Not enough – Murphy’s restoration of NJ school aid falls short
💲 Murphy signs bill adding $100M in supplemental education aid
💲 Democrats rejected GOP efforts to restore 100% funding
💲 Many districts could still face layoffs and program cuts
Gov. Phil Murphy has attempted to throw struggling school districts a lifeline in terms of education aid, but even adding another $103 million in school funding will leave many school systems still scrambling.
Murphy signed legislation Tuesday that provides additional funding to school districts that will see a reduction in aid in Fiscal Year 2024 as a result of the S-2 funding formula. The legislation will make a total of $103,023,579 available to nearly 170 eligible districts.
"This additional funding was introduced in partnership with the Legislature to support our schools in continuing to offer high-quality instruction to students as the state adjusts to incremental changes in the statutorily-established school funding formula each year," Murphy said in a statement, "I look forward to continuing to work alongside educational stakeholders and legislative partners towards our shared goal of ensuring every New Jersey child receives an education that will set them up for a bright future."
When the funding figures were released, many school superintendents in New Jersey were stunned. Dozens of school districts lost at least 25% of their state funding.
Republican lawmakers have suggested the cuts were politically motivated to punish GOP-leaning parts of the state.
At least eight districts in Monmouth and Ocean Counties are among the biggest losers in Murphy's budget, facing cuts of between 27% and 38%.
Toms River Regional Superintendent Michael Citta was prepared for a worse case scenario loss of about $2.8 million dollars from the previous year. Instead, Toms River was told to expect a cut of $14.4 million.
Citta said there was no amount of budget cutting that could make up that deficit. "This isn't a fiscal cliff; this is a fiscal apocalypse," Citta lamented.
Under this new legislation, Toms River and other districts that lost funding can apply to the state for a one-time appropriation equal to up to 66% of the aid lost from the previous year.
In the case of Toms River, that amounts to about $9.5 million.
Still, that leaves a gap of $4.9 million.
The budget presented last week in Toms River included 28 position cuts, mostly through retirement and attrition.
Even with those reductions, the district would still need to restore another $3.8 million. Citta says he is "optimistic that will happen given the given the conversations that are ongoing with state officials."
Before the final vote in Trenton was taken, Republican Sen. Declan O'Scanlon proposed an amendment to restore 100% of the lost funding for all districts using unspent federal COVID monies. That amendment was voted down along party lines.
While the supplemental aid will be welcomed, it comes with a warning that this is a one-time occurrence. Any district applying for the aid must include a written plan indicating how they intend to fund operations in future years when this aid is no longer available.
Bill sponsor Senator Andrew Zwicker promised to work toward a more equitable funding formula moving forward.
"I will continue to work toward a long-term solution for our districts beyond next year and I will be joining my colleagues from both sides of the aisle and the Governor to do just that in the months ahead," Zwicker said in a statement.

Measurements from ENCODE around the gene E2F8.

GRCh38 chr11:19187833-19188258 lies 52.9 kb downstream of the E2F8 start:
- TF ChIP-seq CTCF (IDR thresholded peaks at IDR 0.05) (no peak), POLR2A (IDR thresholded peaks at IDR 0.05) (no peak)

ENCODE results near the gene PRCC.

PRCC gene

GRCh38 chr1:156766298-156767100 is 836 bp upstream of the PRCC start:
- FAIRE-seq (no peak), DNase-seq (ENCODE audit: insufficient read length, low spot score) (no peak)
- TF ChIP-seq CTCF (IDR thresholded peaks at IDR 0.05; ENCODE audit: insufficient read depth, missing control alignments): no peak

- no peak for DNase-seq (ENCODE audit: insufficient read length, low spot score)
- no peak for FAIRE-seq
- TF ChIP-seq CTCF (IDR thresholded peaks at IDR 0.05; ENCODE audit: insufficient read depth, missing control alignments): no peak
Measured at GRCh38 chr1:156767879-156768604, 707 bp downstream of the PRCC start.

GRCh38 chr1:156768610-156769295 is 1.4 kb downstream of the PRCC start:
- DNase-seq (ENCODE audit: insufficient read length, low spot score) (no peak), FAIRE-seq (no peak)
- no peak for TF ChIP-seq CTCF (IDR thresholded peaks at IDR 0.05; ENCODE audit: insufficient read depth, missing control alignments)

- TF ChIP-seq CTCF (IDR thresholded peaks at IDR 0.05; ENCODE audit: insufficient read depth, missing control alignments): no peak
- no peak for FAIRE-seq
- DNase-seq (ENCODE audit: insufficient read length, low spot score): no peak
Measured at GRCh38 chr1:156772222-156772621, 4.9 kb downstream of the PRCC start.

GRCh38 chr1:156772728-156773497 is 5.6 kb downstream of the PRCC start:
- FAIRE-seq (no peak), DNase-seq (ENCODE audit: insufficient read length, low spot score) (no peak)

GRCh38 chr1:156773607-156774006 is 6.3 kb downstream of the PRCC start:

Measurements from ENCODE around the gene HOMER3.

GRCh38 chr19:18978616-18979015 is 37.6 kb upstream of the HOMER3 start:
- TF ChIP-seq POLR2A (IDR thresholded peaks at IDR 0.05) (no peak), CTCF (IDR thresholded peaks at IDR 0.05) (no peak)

The current school funding formula was crafted by democrats and dates back to the Corzine administration. It is only now being fully implemented by Gov. Murphy, resulting in the massive aid cuts many districts are seeing.
Districts listed below are eligible to request supplemental aid, but it is unclear how many will do so.
20 biggest losers in 2024 proposed K-12 aid
Cape May Point — Cape May County
Proposed K-12 aid: $2,027 — Difference: -67%
Wildwood City — Cape May County
Proposed K-12 aid: $1,912,821 — Difference: -53%
Riverton — Burlington County
Proposed K-12 aid: $548,200 — Difference: -42%
Ocean Gate Boro — Ocean County
Proposed K-12 aid: $382,276 — Difference: -38%
Seaside Heights Boro — Ocean County
Proposed K-12 aid: $441,817 — Difference: -33%
Toms River Regional — Ocean County
Proposed K-12 aid: $30,978,802 — Difference: -32%
High Bridge Boro — Hunterdon County
Proposed K-12 aid: $750,671 — Difference: -32%
Knowlton Twp — Warren County
Proposed K-12 aid: $337,872 — Difference: -32%
Milford Boro — Hunterdon County
Proposed K-12 aid: $193,255 — Difference: -32%
North Warren Regional — Warren County
Proposed K-12 aid: $1,240,718 — Difference: -32%
Stafford Twp — Ocean County
Proposed K-12 aid: $5,300,798 — Difference: -31%
Colts Neck Twp — Monmouth County
Proposed K-12 aid: $1,835,151 — Difference: -30%
Washington Twp — Warren County
Proposed K-12 aid: $803,768 — Difference: -30%
Asbury Park City — Monmouth County
Proposed K-12 aid: $20,702,767 — Difference: -29%
Hopatcong — Sussex County
Proposed K-12 aid: $2,716,165 — Difference: -28%
Jersey City — Hudson County
Proposed K-12 aid: $133,637,556 — Difference: -28%
Washington Twp — Burlington County
Proposed K-12 aid: $147,522 — Difference: -28%
Lacey Twp — Ocean County
Proposed K-12 aid: $10,470,890 — Difference: -27%
Lakeland Regional — Passaic County
Proposed K-12 aid: $1,746,442 — Difference: -27%
Ocean Twp — Ocean County
Proposed K-12 aid: $1,748,949 — Difference: -27%
How much your school district gets under Murphy's proposed 2024 budget
Eric Scott is the senior political director and anchor for New Jersey 101.5. You can reach him at firstname.lastname@example.org
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